The narrative of decline comes from the fact that arbitrary use of judicial power was largely coded as a good thing earlier. BJP has taken advantage of that.
Has the Indian judiciary suddenly stopped doing its job of acting as a check on the government and upholding the rights of Indians? Much of the English-language media over the last few weeks has featured laments that rely on a narrative of sudden judicial collapse.
While most of the concerns raised about lack of judicial oversight are accurate, what is not is a picture of a sudden change. The uncomfortable truth is that the Indian judiciary largely always functioned in an arbitrary manner. A narrative of decline comes not from any historical analysis but a lack of proper observation on the part of many pundits.
Caste in the court
Ambedkarite thinkers and activists, for example, have long pointed to the extreme arbitrariness in court workings, where lack of law and procedure is often used to effect outcomes that roll back social justice policies. This has found voice in the almost constant endeavour by courts to either deny or dilute caste-based reservations.
One of the first court judgements, passed by the Madras High Court in 1950 and upheld by the Supreme Court, after the new Constitution came into force was in fact to strike down the policy of caste-based reservations in socially progressive Madras Province based on the complaint of a Brahmin woman, Chamapakam Dorairajan, claiming she had been unable to secure a medical seat due to quotas. The political furore this caused among Tamils saw Prime Minister Jawaharlal Nehru’s government rush to overturn the decision using the First Amendment to the Indian Constitution.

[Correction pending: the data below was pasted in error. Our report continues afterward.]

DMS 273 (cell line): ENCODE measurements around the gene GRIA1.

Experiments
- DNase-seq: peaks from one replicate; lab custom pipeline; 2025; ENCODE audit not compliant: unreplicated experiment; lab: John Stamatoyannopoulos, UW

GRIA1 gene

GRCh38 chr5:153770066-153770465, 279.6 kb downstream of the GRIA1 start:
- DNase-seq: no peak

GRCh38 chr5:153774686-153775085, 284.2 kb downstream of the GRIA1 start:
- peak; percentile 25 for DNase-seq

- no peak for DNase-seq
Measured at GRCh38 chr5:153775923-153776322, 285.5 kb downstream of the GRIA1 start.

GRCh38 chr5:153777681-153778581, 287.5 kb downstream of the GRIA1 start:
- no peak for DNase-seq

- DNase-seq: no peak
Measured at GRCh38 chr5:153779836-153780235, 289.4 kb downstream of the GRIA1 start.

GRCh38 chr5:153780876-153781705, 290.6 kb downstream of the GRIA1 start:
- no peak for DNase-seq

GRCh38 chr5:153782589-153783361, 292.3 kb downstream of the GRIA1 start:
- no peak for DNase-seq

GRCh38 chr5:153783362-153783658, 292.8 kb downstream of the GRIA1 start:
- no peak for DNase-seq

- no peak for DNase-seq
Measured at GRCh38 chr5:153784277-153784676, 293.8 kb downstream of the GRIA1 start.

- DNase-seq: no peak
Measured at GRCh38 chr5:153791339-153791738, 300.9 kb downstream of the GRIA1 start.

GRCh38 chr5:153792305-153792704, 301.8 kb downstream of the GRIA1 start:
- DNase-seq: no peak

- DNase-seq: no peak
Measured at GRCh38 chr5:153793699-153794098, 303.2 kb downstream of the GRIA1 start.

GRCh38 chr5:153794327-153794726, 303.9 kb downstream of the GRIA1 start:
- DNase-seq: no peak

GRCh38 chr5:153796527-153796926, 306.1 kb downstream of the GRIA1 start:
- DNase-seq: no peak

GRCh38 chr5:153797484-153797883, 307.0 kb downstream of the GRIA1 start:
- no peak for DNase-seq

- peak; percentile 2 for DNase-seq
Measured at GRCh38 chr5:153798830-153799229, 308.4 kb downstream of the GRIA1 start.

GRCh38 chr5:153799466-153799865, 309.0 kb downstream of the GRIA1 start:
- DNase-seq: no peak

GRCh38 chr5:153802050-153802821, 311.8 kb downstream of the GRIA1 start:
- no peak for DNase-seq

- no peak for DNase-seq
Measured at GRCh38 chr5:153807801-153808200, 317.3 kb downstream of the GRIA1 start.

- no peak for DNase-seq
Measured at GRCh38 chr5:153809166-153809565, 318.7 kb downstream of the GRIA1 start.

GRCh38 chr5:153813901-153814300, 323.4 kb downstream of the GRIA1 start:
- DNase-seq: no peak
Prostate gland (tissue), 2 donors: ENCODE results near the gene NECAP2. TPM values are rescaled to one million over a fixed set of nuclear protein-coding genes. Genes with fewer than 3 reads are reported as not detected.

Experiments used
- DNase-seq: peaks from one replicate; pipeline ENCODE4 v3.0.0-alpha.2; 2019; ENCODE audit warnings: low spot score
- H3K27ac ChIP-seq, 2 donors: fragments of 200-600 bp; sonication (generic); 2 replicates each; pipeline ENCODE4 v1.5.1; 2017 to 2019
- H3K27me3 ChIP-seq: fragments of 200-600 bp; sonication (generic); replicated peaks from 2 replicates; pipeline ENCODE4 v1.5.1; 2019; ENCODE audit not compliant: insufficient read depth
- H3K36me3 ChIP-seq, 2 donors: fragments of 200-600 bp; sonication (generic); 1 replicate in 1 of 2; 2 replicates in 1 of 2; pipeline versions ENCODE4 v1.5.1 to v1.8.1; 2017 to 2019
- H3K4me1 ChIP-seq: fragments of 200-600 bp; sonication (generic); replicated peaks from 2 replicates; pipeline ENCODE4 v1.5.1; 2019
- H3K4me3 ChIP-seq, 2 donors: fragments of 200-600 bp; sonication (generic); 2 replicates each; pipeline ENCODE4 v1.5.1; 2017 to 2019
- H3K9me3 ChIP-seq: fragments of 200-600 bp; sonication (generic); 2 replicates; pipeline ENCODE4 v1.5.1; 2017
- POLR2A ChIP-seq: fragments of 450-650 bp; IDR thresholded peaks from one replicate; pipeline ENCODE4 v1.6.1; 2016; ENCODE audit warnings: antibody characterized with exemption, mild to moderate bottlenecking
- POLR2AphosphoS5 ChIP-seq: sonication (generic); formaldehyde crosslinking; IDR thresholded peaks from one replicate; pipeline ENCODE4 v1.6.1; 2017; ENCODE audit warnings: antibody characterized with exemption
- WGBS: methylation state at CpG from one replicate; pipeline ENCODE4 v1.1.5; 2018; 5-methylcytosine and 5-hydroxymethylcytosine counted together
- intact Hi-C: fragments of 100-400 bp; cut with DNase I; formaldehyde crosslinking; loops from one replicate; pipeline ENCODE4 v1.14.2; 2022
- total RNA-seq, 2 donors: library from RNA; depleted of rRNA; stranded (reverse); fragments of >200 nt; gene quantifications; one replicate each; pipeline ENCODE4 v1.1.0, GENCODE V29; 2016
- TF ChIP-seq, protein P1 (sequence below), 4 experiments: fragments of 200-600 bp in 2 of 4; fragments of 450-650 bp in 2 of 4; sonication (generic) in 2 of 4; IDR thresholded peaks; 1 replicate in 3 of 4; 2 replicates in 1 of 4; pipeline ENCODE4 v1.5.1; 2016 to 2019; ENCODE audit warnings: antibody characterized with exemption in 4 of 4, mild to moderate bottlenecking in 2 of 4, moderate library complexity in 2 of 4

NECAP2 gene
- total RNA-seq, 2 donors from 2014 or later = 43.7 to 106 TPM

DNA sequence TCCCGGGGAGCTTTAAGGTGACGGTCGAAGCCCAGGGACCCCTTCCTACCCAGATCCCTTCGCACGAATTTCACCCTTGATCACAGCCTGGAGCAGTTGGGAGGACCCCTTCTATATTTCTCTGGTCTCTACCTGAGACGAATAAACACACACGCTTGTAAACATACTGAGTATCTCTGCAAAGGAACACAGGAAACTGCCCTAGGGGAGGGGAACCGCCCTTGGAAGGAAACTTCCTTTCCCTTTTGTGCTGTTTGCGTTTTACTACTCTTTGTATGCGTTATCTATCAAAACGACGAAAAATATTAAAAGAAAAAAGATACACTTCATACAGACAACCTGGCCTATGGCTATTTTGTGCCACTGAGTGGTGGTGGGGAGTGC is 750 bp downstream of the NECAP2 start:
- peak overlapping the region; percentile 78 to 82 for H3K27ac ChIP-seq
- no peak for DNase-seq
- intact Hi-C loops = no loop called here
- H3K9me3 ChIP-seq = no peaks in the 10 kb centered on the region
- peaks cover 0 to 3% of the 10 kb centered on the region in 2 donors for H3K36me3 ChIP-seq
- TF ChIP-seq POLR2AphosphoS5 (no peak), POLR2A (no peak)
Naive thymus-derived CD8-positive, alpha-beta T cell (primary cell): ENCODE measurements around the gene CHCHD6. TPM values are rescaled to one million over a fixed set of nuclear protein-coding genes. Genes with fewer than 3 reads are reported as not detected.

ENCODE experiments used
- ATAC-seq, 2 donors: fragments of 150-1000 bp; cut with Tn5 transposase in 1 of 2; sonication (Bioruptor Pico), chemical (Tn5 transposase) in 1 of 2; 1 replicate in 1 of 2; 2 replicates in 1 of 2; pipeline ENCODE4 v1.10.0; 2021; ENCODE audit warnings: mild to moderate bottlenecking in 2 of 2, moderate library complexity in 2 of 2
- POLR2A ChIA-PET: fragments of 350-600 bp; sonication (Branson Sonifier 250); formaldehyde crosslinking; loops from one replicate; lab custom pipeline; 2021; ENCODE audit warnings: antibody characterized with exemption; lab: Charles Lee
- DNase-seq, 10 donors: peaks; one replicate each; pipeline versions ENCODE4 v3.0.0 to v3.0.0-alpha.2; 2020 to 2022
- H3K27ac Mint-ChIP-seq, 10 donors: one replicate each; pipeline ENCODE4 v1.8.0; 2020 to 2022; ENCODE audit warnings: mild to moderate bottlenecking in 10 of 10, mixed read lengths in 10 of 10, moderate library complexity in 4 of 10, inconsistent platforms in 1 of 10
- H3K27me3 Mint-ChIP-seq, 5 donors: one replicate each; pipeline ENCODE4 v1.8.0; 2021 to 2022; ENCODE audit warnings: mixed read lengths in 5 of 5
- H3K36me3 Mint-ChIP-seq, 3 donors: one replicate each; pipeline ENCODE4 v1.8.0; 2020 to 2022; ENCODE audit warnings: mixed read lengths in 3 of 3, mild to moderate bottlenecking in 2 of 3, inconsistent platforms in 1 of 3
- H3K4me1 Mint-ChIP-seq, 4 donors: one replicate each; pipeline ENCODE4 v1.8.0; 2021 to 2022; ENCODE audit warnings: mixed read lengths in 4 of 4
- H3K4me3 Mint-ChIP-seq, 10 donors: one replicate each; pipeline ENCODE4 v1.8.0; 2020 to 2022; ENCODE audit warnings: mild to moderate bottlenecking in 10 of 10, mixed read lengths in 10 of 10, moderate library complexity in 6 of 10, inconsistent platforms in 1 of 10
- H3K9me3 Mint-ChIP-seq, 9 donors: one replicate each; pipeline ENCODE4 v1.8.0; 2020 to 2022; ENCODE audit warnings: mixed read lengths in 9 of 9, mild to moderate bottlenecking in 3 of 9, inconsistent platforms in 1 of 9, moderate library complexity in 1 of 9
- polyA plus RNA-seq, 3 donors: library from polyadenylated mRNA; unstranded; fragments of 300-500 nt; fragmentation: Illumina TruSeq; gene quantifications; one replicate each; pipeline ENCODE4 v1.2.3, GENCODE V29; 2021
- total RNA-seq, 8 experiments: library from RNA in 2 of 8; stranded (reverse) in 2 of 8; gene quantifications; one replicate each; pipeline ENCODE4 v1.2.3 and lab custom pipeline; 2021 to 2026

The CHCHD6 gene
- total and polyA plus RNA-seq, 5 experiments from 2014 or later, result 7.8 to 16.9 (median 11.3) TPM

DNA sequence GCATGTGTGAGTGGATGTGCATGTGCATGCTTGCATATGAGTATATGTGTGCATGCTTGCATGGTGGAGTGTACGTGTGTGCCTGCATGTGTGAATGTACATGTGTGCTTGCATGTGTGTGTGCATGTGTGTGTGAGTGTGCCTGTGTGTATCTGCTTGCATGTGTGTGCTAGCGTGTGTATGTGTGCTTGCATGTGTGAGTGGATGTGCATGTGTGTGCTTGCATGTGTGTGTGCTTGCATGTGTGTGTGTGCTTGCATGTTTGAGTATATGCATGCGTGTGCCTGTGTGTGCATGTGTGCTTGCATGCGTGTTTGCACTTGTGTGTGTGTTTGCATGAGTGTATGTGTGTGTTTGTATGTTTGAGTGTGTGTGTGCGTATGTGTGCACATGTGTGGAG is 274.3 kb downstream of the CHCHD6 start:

Faced with socially progressive lawmaking in the legislatures, courts fell back upon increasingly arbitrary pronouncements in order to dilute reservations. In 1992, the Supreme Court, while hearing a case on the validity of Other Backward Class reservations, not only made sure to cap them using an income criteria – which was not the basis of the law in Parliament and which went against the social justice logic of reservations – but also went on to to arbitrarily take up the issue of Dalit and Adivasi reservations, ruling that affirmative action could not be applied to promotions.
A check on progressive policy
This sudden, arbitrary lawmaking from the bench – where the court made policy on SC/ST reservations in a case pertaining to OBC reservations – typifies judicial attitudes towards caste equity.
Ironically, even as courts strictly scrutinise SC/ST and OBC reservation, the upper caste quota introduced by the Modi government in 2019 as reservations for ‘economically weaker sections’ sailed through. Since the judiciary has – unlike with almost all other new quotas – chosen not to put a stay on it, it would be practically impossible for any future court to roll it back.